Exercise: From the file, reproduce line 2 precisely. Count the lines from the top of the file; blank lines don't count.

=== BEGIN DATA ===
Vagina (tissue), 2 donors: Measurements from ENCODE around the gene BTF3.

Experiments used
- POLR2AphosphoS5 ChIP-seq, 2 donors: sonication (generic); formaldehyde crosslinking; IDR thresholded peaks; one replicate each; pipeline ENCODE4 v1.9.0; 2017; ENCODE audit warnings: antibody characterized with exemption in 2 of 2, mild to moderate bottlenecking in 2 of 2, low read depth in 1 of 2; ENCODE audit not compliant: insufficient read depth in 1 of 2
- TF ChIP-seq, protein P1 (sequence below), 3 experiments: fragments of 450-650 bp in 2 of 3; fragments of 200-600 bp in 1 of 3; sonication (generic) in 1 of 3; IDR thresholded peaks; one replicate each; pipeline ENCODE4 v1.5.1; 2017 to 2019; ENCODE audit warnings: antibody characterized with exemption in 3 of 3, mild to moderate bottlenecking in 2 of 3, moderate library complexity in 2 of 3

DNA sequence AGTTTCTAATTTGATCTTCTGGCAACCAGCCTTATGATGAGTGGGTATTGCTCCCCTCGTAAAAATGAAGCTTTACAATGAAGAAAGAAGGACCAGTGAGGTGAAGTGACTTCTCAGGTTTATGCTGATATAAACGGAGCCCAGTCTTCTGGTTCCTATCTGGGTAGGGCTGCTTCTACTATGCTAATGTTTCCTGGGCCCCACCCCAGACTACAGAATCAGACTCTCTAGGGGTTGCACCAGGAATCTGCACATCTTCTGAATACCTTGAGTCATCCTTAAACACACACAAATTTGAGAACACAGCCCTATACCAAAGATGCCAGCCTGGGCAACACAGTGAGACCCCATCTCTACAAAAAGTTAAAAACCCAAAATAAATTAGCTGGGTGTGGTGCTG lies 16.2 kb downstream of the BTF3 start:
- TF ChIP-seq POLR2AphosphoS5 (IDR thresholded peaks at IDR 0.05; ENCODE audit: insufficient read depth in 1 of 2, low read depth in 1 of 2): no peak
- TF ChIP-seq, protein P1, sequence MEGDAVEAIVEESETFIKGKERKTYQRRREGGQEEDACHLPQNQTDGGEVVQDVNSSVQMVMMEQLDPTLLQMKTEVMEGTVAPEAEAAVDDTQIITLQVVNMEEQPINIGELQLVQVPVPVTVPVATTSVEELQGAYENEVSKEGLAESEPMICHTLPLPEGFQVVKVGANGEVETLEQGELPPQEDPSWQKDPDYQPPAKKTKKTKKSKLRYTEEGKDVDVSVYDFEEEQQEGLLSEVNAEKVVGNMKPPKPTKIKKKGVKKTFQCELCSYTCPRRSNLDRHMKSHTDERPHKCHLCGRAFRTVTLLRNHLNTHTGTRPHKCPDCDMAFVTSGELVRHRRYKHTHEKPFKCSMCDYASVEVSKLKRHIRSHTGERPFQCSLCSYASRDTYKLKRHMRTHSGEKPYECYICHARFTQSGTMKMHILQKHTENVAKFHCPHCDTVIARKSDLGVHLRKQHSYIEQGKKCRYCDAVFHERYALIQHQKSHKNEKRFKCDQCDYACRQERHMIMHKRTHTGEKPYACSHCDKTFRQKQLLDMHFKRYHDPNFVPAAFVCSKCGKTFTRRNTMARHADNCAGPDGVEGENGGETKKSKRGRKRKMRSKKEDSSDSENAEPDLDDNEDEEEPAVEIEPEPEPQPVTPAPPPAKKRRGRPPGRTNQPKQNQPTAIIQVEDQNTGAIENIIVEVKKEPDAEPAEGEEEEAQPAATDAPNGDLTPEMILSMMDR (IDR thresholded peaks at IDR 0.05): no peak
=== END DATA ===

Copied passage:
Experiments used